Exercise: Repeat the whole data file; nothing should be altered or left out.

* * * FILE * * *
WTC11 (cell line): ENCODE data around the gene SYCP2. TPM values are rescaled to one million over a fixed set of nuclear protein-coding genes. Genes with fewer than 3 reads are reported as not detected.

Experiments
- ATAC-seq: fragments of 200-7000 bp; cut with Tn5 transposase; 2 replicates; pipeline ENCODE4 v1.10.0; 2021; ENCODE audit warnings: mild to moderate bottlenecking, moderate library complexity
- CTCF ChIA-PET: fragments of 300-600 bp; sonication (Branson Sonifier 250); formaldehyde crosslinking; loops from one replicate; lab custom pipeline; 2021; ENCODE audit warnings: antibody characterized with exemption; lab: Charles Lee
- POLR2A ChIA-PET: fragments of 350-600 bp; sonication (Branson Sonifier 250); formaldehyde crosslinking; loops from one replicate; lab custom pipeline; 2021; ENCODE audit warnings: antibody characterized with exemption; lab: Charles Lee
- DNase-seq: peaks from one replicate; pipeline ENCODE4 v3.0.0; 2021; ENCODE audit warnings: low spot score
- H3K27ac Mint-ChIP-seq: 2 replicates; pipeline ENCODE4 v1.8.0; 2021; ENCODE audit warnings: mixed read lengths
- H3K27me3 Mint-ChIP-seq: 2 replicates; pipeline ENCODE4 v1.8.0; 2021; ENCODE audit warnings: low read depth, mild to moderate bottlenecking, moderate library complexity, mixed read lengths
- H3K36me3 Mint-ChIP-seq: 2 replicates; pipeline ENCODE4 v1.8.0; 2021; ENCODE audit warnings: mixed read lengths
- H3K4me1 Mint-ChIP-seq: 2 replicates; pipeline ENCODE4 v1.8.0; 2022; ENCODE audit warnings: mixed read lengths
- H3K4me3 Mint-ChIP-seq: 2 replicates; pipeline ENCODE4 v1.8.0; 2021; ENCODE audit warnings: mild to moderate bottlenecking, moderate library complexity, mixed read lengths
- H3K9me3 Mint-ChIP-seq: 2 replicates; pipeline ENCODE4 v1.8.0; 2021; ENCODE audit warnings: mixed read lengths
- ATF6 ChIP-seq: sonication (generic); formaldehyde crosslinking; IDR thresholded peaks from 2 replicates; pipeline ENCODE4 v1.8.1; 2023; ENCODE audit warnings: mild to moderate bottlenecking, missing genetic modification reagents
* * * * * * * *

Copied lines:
WTC11 (cell line): ENCODE data around the gene SYCP2. TPM values are rescaled to one million over a fixed set of nuclear protein-coding genes. Genes with fewer than 3 reads are reported as not detected.

Experiments
- ATAC-seq: fragments of 200-7000 bp; cut with Tn5 transposase; 2 replicates; pipeline ENCODE4 v1.10.0; 2021; ENCODE audit warnings: mild to moderate bottlenecking, moderate library complexity
- CTCF ChIA-PET: fragments of 300-600 bp; sonication (Branson Sonifier 250); formaldehyde crosslinking; loops from one replicate; lab custom pipeline; 2021; ENCODE audit warnings: antibody characterized with exemption; lab: Charles Lee
- POLR2A ChIA-PET: fragments of 350-600 bp; sonication (Branson Sonifier 250); formaldehyde crosslinking; loops from one replicate; lab custom pipeline; 2021; ENCODE audit warnings: antibody characterized with exemption; lab: Charles Lee
- DNase-seq: peaks from one replicate; pipeline ENCODE4 v3.0.0; 2021; ENCODE audit warnings: low spot score
- H3K27ac Mint-ChIP-seq: 2 replicates; pipeline ENCODE4 v1.8.0; 2021; ENCODE audit warnings: mixed read lengths
- H3K27me3 Mint-ChIP-seq: 2 replicates; pipeline ENCODE4 v1.8.0; 2021; ENCODE audit warnings: low read depth, mild to moderate bottlenecking, moderate library complexity, mixed read lengths
- H3K36me3 Mint-ChIP-seq: 2 replicates; pipeline ENCODE4 v1.8.0; 2021; ENCODE audit warnings: mixed read lengths
- H3K4me1 Mint-ChIP-seq: 2 replicates; pipeline ENCODE4 v1.8.0; 2022; ENCODE audit warnings: mixed read lengths
- H3K4me3 Mint-ChIP-seq: 2 replicates; pipeline ENCODE4 v1.8.0; 2021; ENCODE audit warnings: mild to moderate bottlenecking, moderate library complexity, mixed read lengths
- H3K9me3 Mint-ChIP-seq: 2 replicates; pipeline ENCODE4 v1.8.0; 2021; ENCODE audit warnings: mixed read lengths
- ATF6 ChIP-seq: sonication (generic); formaldehyde crosslinking; IDR thresholded peaks from 2 replicates; pipeline ENCODE4 v1.8.1; 2023; ENCODE audit warnings: mild to moderate bottlenecking, missing genetic modification reagents